The Stories You Need to Hear/See/Read and Understand

I was reading Runner’s World Magazine the other day when I noticed a theme in the stories they were telling in that issue. Most of the runner’s being showcased were LGBTQ+, a racial/ethnic minority, or a combination thereof. Their stories were very similar in that they grew up in the United States, isolated and lonely because of who they were. They faced different challenges because of their respective identities, many times having to explain their existence — or, worse yet, justify it — to the people around them. On the one hand, it made me sad to see such a level of misery in their existence solely because of who they were and the lives they wanted to live. On the other hand, it made me realize that there are far too many stories that need to be told to fully understand the richness and variety of human existence.

When we talk history, we often talk about the victors, the old (mostly) white men who conquered the world and controlled the narrative of how they conquered, who they conquered and why they conquered. Indeed, for many years in my childhood, we were forced (as in, it was not optional not to) to revere and celebrate Christopher Columbus’ arrival in the New World, Hernán Cortés’ triumph over the Aztecs, and the conversion to Christianity of the American continent. It took a long time for me to learn of the atrocities — the genocide — committed upon the Native peoples living in the Americas. Basically, it took me having access to alternative points of view, alternative voices, and books.

Then I came to the United States, and I was made to pledge allegiance to the Flag, to defend the names of old (mostly) white men who were referred to as “Our Forefathers,” and to fight anyone who would dare say that the United States was not the greatest nation in the world. Even though I saw so many things wrong around me, I couldn’t say anything about them, lest I am labeled a traitor or — most often than not — be told to go back to my country. Because that’s how it works, I guess… You give up and quit on something or someone if they are not up to the standards of Truth and Justice. Maybe?

Among the many things that this country does have going for it is the free and open access to most of the information in the known universe. Once in school, I could go to a library and find books and magazines on a variety of topics. With the advent of the internet, I could log onto the World Wide Web and meet and debate with a great variety of people. I listened to stories that were different from my own after an entire life of listening to experiences that were just like mine. And then came satellite radio and internet radio, and podcasts. I was taking in stories about all sorts of people from all over the world. I learned of their struggles, and I was inspired by their successes.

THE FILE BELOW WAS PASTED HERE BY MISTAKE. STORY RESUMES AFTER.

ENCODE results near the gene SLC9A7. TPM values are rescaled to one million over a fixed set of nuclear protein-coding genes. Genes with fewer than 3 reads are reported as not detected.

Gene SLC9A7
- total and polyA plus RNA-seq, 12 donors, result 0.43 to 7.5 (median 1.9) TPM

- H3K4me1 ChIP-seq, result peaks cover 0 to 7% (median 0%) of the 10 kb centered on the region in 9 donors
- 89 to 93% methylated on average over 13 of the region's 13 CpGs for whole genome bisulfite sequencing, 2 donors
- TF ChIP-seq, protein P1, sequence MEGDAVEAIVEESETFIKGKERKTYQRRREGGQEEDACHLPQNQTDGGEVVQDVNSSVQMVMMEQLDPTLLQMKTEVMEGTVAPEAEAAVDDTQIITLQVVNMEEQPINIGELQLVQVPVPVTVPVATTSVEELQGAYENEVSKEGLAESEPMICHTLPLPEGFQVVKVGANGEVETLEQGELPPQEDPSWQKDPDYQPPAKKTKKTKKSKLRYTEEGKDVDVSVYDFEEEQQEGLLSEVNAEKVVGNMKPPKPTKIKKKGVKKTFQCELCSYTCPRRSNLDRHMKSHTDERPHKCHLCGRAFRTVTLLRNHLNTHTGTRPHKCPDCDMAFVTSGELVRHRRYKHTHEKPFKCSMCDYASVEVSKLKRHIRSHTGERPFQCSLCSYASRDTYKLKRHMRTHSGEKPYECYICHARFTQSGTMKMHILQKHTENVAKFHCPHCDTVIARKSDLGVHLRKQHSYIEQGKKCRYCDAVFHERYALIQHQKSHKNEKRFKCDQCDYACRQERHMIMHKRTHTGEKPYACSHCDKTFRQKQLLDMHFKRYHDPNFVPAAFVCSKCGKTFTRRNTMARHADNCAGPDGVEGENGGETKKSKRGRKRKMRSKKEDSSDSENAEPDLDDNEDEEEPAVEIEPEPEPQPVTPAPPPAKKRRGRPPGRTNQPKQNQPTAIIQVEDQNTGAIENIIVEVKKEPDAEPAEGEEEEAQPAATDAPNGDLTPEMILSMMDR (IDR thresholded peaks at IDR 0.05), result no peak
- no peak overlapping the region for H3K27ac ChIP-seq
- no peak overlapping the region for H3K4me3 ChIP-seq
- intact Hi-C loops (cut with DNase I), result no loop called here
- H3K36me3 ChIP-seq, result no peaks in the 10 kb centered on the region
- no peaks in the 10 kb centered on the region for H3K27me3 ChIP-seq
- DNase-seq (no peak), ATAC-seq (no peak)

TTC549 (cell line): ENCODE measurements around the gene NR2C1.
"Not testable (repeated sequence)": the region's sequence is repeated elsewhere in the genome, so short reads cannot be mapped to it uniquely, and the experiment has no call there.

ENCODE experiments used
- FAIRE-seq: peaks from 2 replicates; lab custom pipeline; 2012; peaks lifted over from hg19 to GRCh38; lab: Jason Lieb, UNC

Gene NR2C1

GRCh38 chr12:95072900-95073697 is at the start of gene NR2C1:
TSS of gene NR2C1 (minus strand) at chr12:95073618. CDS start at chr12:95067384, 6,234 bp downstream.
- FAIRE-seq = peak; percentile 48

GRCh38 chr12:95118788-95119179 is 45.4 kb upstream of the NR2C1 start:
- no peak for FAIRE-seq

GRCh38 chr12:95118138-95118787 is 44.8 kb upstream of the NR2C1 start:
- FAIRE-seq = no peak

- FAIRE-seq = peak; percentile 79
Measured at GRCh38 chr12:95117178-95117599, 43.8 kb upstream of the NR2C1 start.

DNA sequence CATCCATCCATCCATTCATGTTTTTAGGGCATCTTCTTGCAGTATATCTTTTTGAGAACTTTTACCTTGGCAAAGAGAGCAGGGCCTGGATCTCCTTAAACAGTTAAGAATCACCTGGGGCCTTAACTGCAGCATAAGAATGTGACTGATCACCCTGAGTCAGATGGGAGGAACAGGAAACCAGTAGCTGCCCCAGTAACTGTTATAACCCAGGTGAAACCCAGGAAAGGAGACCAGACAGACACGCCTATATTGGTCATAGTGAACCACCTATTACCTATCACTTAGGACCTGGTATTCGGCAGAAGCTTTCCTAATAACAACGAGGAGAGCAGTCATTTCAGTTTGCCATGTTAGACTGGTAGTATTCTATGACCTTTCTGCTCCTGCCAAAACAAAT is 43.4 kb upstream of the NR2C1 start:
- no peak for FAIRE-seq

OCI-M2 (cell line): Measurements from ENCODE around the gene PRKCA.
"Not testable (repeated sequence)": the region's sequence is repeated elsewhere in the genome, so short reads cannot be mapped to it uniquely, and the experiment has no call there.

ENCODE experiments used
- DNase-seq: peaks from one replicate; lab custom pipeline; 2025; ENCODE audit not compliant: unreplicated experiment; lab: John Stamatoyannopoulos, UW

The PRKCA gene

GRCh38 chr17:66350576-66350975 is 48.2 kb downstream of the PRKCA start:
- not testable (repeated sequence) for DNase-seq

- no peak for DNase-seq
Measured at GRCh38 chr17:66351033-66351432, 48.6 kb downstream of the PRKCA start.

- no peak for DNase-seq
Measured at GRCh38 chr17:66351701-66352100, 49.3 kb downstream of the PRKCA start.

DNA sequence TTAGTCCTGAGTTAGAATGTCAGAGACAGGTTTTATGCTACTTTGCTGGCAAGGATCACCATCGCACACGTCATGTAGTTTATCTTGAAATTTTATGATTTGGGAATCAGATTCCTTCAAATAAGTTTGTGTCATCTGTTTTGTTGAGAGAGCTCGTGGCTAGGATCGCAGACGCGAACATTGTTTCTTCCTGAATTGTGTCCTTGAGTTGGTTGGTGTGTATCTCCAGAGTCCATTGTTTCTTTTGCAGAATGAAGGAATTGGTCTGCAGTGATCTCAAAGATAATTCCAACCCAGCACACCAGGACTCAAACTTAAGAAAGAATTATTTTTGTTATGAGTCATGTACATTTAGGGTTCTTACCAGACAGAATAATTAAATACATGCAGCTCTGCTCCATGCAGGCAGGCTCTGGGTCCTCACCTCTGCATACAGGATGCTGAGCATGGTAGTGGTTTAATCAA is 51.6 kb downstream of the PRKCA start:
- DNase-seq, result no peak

One of the big reasons why I ended up on the East Coast after college — and the only one in my extended family who lives east of the Mississippi — is because I met people online and in person who were from over here. They told me all about their lives in cities like Washington, DC; Baltimore or Philadelphia. I wanted that. I wanted to live like they did, in a place full of other people and culture, and with plenty of things to do. (The only fun in El Paso was to go across the border to Juárez and party, or to play soccer in the many parks.) When they told me that I could drive from one big city to another in a matter of minutes or hours, I was hooked. I wanted that for myself, so I moved out here. I am not disappointed.

Of course, these stories sometimes come with sadness, too. Some storytellers do an excellent job of tugging at my heartstrings and getting me to do something about the injustices they identify. Others fill me with hope when things are looking dire. Most of them entertain me and allow me to forget about the real world for a while. Because that’s what we need.

When I talk to my friends, I am always interested in listening to their stories, be they good or bad. I love listening to how they see the world because I don’t think that how I see the world is necessarily the best way to see it. Sure, I may shake my head in disbelief at the things that they’ve done, but I still find them interesting. And it’s kind of the same with strangers. I’m always willing to stick around for a good story.

As the world becomes smaller and smaller because of mass communications, I’m curious to see how stories will change. Will they retain their essential elements of introduction, presenting the conflict, the climax of the story, the resolution and the end (or a cliffhanger)? Or will we see more stories that are less personal and less entertaining as people without any kind of talent dominate social media?

Who knows? Whatever happens, though, I hope the stories are diverse and tell the stories of not just the conquerors, but the survivors… Not just the (mostly) old white men, but the young voices from far and wide of all colors and flavors.

Featured image by Seven Shooter on Unsplash

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